“I sat on the local council for 17 years and despaired at all of the solutions going down one road, metaphorically and literally. In 2005 we put Park & Ride into the development plan, but that has not been rolled out. A 2016 transport strategy was outdated at the time and still has not been updated.

“Due to the housing crisis in the city, a task force was set up in 2019. Not a single report or analysis has been published on the cause of the crisis,” added Deputy Connolly.

She then referred to a report from the Land Development Agency (LDA) that identified lands suitable for the provision of housing. But she said that two-thirds of these had significant problems and a large portion was in Merlin Park University Hospital which, she said, would never have housing built on it.

In response, Minister Simon Harris spoke of the continuing job investment in the city and also in higher education, which is his portfolio.

But turning his attention to traffic congestion, he accepted that there were “real issues” when it came to transport, mobility and accessibility around Galway.

“We share the view that we need a Park & Ride facility and I understand there are also Bus Connects plans.

“I also suggest that the City Council reflect on her comments. I am proud to be in a Government that is providing unparalleled levels of investment to local authorities and unparalleled opportunities for local authorities to draw down,” he said.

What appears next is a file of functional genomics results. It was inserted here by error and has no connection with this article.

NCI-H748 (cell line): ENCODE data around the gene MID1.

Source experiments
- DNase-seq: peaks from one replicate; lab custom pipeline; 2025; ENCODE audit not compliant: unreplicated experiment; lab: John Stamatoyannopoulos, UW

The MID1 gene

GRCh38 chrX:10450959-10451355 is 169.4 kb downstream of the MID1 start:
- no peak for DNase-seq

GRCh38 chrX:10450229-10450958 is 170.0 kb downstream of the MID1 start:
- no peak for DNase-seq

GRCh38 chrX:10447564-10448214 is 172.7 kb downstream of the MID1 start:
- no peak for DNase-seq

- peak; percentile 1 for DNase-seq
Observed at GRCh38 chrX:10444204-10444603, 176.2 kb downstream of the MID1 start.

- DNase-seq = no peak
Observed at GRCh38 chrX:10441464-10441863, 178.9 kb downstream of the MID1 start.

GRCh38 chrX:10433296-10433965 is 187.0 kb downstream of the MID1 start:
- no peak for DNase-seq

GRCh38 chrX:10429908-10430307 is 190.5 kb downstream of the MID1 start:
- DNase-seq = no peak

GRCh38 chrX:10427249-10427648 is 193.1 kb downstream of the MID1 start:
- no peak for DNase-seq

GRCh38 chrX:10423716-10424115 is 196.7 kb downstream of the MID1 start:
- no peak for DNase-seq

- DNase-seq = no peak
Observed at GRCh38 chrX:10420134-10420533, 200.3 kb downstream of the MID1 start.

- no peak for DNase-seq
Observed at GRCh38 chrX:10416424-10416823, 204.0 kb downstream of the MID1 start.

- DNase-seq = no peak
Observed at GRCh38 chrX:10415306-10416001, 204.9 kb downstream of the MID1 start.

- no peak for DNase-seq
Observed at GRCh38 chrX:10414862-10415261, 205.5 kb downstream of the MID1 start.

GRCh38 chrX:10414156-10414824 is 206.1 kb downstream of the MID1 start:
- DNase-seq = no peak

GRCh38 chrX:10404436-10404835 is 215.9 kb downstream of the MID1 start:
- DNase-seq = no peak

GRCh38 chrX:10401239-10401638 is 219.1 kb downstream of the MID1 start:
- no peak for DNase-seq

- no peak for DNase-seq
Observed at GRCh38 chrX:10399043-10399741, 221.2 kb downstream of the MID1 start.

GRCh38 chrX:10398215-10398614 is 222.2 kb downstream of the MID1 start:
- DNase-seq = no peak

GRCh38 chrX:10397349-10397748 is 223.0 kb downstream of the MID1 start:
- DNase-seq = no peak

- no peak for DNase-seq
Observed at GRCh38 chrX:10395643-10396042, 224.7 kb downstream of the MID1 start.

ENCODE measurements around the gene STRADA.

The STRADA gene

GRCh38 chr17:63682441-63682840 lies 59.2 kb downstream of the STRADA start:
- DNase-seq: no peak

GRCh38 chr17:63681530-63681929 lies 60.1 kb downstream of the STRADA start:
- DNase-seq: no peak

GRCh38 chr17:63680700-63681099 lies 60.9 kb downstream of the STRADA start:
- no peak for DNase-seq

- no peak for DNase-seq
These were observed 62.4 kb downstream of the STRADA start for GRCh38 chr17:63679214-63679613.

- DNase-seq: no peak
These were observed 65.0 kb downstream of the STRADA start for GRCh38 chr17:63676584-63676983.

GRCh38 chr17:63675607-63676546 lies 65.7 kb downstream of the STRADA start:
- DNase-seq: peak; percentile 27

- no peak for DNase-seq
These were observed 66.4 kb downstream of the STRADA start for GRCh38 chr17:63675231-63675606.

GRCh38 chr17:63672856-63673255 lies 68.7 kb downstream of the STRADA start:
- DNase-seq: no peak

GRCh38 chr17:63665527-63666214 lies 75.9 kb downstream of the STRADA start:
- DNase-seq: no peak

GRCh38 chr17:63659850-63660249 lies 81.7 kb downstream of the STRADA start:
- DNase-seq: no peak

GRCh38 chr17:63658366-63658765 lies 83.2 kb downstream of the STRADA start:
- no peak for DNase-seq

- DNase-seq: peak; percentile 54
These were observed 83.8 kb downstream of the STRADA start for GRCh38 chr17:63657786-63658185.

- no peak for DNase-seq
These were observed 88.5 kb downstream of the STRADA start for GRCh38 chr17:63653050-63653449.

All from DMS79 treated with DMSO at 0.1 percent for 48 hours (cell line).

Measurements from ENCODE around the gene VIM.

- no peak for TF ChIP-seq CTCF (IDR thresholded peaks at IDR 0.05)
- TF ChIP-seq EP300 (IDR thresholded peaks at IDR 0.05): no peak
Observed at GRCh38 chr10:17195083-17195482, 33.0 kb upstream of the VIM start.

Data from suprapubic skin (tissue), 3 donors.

Then Minister Harris referred to the controversial Galway City Outer Ring Road which he said was “struck down by An Bord Pleanála”, despite a lot of energy having been put into that project.

However, Deputy Connolly picked up on this and pointed out that An Bord Pleanála did not say ‘No’ to the ring road.

“The High Court said ‘No’ to the ring road because An Bord Pleanála acknowledged it failed utterly to consider climate change and our climate change obligations.

“That tells us something about An Bord Pleanála and the management that submitted such a plan.”

In the end, Minister Harris agreed that there needed to be a masterplan for Galway City.

“I suggest it is for the local authority to come up with a vision and then work with the Government to try to fund and implement that.”